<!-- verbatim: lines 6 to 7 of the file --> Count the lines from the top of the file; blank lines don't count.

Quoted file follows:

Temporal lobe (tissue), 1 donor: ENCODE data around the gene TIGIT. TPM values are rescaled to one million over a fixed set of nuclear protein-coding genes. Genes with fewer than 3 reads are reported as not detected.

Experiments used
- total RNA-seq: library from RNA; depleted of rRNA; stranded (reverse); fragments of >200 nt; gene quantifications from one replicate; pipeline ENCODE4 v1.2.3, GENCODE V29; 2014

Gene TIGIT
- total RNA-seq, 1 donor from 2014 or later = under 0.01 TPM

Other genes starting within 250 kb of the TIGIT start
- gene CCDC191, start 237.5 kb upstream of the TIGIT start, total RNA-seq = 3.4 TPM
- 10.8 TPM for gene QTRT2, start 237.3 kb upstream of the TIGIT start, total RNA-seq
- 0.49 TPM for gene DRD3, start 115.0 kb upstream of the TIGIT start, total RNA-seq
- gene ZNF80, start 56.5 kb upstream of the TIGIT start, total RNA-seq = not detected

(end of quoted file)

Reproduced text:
Other genes starting within 250 kb of the TIGIT start
- gene CCDC191, start 237.5 kb upstream of the TIGIT start, total RNA-seq = 3.4 TPM